The principal of a Dacorum school has written a personal tribute to a former headmaster who endured the death of 232 of his pupils during the Great War.
During a week in which Berkhamsted School opened an art exhibition in the School Chapel to mark the centenary, principal Mark Steed has penned his own tribute to the head of the time, Charles Greene.
Mr Steed also began a tribute to the Old Berkhamstedians (OBs) who died by announcing, 100 years on, the deaths of OBs in the assembly following the day they fell.
A Berkhamsted School Twitter feed – @BerkhamstedWW1 – has even been set up to individually commemorate those who fell on the 100th anniversary of their death in the instances where the details are known.
Mr Steed said: “Any head teacher who has been in a school at the time of the death of a pupil or of a recent leaver will know the sense of loss and helplessness that grips the school community.
“So when I reflect on the impact of World War One on Berkhamsted School, my mind turns to what it must have been like for Charles Greene, who was Headmaster at that time …”
Greene was Headmaster of Berkhamsted School from 1910 until 1924, and is the father of celebrated author Graham Greene, who was born and educated at the School.
“He had the unenviable task of reading out to the school in chapel the names of those former pupils who had died throughout the course of the war – and indeed beyond,” Mr Steed.
“Some 232 Old Berkhamstedians died in those years. He almost certainly knew personally the majority of the boys who died, as he had been at Berkhamsted since 1889 as a teacher, housemaster of St John’s Boarding House and deputy head, prior to becoming headmaster.”
Mr Steed explains that Charles Greene annotated the Prefects’ Book, which each prefect signed on taking office, in red ink recording the military career and when each boy fell.
He said: “No one can read those words without feeling his pain and that of the community he led.”
Mr Steed also believes there is little doubt that this would have had a significant impact on Charles Greene’s home life and on the formative years of his youngest son, Graham (born in 1910), Berkhamsted’s most famous Old Boy, growing up as he did in the headmaster’s accommodation in School House.
An Art Exhibition and Act of Reflection in the School Chapel commemorates the School’s fallen during the First World War. The exhibition features works by the school’s head of art, Caroline Ferguson and sixth form art students as well as images from the school’s archives.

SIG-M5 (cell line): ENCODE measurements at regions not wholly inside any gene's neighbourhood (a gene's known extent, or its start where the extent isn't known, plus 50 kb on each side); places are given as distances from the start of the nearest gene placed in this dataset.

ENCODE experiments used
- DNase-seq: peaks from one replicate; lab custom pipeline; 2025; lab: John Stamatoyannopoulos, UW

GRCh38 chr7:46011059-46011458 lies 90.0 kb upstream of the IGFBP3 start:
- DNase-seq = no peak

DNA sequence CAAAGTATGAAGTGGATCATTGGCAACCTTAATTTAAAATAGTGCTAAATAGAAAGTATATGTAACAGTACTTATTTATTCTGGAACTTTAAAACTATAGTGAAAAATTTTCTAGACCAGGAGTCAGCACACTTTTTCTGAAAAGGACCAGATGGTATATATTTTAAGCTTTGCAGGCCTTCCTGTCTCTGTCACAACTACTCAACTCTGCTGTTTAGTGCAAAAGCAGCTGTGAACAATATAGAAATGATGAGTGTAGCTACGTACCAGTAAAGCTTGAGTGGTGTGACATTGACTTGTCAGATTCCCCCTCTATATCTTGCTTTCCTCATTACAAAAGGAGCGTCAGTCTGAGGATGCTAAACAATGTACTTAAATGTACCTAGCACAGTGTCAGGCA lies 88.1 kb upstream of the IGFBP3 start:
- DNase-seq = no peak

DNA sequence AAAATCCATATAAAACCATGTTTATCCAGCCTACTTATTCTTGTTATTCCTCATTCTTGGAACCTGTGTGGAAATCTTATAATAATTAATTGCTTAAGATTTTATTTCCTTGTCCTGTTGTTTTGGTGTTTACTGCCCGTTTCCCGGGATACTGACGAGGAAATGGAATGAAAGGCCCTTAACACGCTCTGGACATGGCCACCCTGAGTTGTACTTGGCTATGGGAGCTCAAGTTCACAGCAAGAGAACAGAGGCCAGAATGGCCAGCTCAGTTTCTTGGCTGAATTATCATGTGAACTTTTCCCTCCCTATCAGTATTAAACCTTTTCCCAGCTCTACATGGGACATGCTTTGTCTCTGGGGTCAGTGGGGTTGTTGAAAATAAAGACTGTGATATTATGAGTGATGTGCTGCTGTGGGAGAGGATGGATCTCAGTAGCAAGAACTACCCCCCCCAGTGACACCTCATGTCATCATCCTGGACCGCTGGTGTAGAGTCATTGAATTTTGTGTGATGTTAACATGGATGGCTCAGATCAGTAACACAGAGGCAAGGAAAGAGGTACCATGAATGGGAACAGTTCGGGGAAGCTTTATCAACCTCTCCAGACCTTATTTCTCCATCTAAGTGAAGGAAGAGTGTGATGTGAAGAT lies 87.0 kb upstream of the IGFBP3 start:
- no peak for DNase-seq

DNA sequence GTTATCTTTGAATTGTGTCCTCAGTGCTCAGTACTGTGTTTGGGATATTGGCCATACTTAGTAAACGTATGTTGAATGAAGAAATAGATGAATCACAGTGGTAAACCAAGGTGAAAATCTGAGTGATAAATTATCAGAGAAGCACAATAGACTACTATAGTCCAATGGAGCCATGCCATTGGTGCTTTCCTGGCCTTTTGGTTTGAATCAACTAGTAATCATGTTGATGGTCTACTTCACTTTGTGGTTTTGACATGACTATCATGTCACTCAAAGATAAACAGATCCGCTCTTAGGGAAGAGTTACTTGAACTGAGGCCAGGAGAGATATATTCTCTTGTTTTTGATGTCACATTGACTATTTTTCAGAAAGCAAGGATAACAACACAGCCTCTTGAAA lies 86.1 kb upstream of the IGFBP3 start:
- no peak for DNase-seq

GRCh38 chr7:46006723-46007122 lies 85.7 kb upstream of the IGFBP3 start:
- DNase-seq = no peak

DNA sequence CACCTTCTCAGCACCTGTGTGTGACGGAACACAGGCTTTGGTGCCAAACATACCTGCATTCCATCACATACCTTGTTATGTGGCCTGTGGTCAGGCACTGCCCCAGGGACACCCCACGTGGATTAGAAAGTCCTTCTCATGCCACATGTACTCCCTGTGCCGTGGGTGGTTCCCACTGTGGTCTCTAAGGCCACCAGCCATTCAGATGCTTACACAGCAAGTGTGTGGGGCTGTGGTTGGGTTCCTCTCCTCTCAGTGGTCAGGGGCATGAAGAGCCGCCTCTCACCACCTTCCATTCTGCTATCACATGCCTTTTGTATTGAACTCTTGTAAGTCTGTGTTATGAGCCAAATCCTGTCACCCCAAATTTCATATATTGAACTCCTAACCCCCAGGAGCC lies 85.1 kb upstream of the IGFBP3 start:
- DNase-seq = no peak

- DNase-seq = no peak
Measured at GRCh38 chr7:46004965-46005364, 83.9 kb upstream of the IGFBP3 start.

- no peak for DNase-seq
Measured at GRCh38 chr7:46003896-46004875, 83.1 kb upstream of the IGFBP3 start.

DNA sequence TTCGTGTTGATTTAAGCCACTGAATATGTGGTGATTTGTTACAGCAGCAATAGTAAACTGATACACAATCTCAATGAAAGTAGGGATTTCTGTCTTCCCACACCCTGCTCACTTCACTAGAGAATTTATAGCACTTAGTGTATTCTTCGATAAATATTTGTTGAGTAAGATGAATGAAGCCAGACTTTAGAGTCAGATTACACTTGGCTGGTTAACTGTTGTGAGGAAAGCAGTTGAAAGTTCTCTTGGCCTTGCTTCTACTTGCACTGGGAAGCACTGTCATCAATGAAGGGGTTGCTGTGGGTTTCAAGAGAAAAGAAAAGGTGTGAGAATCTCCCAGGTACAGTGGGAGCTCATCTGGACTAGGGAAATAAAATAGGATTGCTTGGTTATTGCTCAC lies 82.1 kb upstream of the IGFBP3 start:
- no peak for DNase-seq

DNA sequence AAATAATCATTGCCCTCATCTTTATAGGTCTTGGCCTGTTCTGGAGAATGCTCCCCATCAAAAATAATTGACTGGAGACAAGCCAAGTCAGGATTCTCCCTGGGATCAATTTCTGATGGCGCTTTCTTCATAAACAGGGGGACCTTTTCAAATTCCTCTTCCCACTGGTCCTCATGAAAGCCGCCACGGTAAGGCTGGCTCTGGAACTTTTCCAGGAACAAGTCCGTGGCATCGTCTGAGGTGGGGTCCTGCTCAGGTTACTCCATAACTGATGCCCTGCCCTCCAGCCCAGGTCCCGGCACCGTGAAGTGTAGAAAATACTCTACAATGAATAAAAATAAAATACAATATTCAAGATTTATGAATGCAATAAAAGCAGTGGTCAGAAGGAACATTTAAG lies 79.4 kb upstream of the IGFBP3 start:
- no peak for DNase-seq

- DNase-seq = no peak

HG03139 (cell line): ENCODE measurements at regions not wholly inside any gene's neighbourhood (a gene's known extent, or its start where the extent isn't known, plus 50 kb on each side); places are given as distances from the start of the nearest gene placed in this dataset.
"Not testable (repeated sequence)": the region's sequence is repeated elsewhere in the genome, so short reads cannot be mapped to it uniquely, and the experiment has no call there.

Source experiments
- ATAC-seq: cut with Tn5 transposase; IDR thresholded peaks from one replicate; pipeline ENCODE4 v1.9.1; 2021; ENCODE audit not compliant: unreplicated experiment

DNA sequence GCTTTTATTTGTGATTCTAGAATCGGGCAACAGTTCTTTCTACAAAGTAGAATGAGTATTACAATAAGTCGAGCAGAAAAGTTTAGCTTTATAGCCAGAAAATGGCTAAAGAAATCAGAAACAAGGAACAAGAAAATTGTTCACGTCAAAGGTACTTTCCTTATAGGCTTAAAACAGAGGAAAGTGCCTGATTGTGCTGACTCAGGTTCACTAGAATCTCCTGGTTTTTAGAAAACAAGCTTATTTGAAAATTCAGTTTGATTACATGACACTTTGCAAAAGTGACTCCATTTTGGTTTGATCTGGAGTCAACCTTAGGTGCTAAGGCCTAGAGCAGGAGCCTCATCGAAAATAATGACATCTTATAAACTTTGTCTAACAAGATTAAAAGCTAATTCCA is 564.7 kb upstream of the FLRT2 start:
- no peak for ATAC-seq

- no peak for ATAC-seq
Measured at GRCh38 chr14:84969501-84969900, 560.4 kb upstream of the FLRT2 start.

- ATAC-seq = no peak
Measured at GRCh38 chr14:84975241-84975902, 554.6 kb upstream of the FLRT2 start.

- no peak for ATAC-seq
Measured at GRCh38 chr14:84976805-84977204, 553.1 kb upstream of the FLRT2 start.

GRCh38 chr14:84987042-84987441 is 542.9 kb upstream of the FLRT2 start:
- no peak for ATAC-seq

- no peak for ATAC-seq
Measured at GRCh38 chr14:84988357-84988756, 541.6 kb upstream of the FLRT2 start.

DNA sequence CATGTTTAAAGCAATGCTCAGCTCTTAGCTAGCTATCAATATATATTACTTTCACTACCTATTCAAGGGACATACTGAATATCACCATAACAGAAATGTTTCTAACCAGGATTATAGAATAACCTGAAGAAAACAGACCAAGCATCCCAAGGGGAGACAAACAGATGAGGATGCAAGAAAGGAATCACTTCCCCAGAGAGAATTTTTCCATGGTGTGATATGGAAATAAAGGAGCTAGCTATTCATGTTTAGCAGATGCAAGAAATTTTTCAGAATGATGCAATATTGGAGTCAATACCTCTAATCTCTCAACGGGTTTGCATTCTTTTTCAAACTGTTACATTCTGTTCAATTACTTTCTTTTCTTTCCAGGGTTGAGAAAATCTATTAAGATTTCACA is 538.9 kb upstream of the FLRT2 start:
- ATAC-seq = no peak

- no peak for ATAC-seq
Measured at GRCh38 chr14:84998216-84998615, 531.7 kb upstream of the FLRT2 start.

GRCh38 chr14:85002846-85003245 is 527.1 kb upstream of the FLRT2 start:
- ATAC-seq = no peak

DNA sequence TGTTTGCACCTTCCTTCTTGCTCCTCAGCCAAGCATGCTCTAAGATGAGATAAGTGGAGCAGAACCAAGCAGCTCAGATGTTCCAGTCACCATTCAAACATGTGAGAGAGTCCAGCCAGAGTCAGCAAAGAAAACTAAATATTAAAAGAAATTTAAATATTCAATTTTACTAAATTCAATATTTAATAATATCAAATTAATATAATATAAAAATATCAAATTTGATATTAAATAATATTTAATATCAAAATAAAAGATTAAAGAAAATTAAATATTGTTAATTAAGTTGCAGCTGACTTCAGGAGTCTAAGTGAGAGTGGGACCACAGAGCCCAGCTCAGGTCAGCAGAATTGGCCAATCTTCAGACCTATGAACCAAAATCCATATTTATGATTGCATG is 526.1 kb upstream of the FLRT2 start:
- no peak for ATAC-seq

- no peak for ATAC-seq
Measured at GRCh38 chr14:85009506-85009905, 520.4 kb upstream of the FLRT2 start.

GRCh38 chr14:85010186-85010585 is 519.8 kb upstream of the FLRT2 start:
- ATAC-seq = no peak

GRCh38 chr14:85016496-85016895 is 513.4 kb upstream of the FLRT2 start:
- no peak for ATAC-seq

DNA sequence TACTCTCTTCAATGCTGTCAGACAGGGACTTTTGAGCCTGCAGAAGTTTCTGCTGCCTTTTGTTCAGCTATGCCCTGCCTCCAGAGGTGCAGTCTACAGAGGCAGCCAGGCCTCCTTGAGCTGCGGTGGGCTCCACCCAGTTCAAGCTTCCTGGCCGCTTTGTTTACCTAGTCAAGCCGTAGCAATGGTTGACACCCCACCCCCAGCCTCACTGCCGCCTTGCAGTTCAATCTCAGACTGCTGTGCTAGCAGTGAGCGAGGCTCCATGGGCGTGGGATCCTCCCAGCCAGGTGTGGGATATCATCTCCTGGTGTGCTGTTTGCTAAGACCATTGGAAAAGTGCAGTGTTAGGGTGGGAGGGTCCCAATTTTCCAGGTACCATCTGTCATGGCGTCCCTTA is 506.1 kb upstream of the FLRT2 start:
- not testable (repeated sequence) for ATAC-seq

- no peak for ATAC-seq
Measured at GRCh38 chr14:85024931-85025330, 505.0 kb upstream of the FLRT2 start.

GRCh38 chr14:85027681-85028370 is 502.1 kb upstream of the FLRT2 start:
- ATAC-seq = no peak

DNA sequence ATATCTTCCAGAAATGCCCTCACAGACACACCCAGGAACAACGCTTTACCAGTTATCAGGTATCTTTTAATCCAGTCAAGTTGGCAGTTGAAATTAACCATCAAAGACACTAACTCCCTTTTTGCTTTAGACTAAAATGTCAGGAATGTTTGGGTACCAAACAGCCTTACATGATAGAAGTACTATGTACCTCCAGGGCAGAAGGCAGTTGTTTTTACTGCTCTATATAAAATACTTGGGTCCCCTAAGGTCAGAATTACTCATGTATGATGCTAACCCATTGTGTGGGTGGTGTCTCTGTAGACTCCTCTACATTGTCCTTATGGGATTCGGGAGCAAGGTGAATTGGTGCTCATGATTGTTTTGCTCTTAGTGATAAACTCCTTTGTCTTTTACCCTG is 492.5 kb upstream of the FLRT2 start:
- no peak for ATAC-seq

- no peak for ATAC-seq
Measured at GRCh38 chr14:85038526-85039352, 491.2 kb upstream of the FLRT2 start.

Mrs Ferguson explains that her work was inspired by a school history trip to the battlefields.
“The resulting artworks displayed within white frames on the walls of the School Chapel commemorate the School’s memorial of the fallen of the Great War,” she said.
“I hope this body of work can aid the School community in reflecting upon the sacrifice made by all in what I believe to be amongst one of the greatest of human tragedies.”
Berkhamsted School’s memorial plaques on the exterior walls of the Chapel list the names of all the old boys who are officially recorded as being killed, however further reading of the Berkhamstedian dispatches for 1918 reveals countless others reported as missing or wounded; even these lists represent only a fraction of the sacrifice made by the School community, including as they do only those individuals whose families had informed the School of their loss. It is thought that two girls who had attended Berkhamsted School for Girls lost their lives while serving their country during World War One.
The Exhibition also includes photos from the School Archive, including poignant images of pupils from that era, some of whom were soon to lose their lives. Photos of two of the School’s three Victoria Cross recipients, Brett Mackay Cloutman and George Randolph Pearkes, along with descriptions of how they earned the highest military honour, are also a feature of the Exhibition, which will be on display until Remembrance Sunday.